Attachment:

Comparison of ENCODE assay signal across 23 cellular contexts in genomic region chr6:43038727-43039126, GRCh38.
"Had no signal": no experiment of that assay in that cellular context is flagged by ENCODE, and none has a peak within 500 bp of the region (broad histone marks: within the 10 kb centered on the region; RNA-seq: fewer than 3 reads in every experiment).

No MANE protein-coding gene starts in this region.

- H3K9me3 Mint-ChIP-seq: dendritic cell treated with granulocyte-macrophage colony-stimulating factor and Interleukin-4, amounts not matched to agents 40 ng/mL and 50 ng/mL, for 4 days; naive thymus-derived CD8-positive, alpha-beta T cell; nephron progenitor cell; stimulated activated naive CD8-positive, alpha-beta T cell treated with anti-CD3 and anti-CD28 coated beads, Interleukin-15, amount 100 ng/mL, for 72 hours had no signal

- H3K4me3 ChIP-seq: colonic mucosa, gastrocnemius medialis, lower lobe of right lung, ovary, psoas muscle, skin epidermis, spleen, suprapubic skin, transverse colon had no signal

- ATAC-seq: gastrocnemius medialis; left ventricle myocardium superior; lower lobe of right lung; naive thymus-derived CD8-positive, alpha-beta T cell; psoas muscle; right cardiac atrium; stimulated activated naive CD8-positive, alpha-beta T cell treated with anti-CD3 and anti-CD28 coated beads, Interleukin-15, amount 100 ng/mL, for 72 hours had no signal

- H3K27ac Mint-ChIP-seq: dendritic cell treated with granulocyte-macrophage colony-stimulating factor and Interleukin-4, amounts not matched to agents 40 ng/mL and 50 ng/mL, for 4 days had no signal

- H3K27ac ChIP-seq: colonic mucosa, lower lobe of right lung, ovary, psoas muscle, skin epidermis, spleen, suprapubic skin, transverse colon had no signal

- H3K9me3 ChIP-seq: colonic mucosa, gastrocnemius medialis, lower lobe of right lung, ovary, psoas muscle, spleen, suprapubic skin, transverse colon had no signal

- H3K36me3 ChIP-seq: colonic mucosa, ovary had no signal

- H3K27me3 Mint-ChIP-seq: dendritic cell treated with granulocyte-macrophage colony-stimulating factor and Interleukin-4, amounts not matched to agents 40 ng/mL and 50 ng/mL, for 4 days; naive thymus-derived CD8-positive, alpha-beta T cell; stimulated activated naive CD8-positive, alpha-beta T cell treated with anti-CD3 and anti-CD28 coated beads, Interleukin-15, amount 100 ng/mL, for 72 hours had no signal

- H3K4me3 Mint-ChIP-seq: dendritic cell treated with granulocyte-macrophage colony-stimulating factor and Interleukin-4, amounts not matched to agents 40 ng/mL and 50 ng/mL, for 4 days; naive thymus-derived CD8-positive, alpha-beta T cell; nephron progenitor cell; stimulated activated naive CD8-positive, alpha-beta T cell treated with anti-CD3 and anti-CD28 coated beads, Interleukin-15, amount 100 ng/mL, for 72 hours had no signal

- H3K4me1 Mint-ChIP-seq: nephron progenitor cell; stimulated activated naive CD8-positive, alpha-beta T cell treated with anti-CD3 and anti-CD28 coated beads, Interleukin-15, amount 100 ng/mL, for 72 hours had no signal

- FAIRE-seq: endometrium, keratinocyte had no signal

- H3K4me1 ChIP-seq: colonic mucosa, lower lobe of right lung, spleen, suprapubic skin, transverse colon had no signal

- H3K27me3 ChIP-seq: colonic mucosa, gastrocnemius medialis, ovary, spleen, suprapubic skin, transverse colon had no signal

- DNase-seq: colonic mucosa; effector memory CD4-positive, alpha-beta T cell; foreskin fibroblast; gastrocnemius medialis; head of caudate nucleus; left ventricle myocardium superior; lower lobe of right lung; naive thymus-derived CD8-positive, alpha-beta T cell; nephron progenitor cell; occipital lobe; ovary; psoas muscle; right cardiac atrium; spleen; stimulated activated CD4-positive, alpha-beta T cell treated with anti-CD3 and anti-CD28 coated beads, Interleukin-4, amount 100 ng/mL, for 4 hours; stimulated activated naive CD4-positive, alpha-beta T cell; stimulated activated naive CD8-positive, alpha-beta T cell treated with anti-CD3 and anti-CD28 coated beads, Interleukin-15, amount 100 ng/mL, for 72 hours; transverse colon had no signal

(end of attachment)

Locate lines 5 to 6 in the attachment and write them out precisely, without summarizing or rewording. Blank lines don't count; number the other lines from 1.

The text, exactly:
- H3K4me3 ChIP-seq: colonic mucosa, gastrocnemius medialis, lower lobe of right lung, ovary, psoas muscle, skin epidermis, spleen, suprapubic skin, transverse colon had no signal

- ATAC-seq: gastrocnemius medialis; left ventricle myocardium superior; lower lobe of right lung; naive thymus-derived CD8-positive, alpha-beta T cell; psoas muscle; right cardiac atrium; stimulated activated naive CD8-positive, alpha-beta T cell treated with anti-CD3 and anti-CD28 coated beads, Interleukin-15, amount 100 ng/mL, for 72 hours had no signal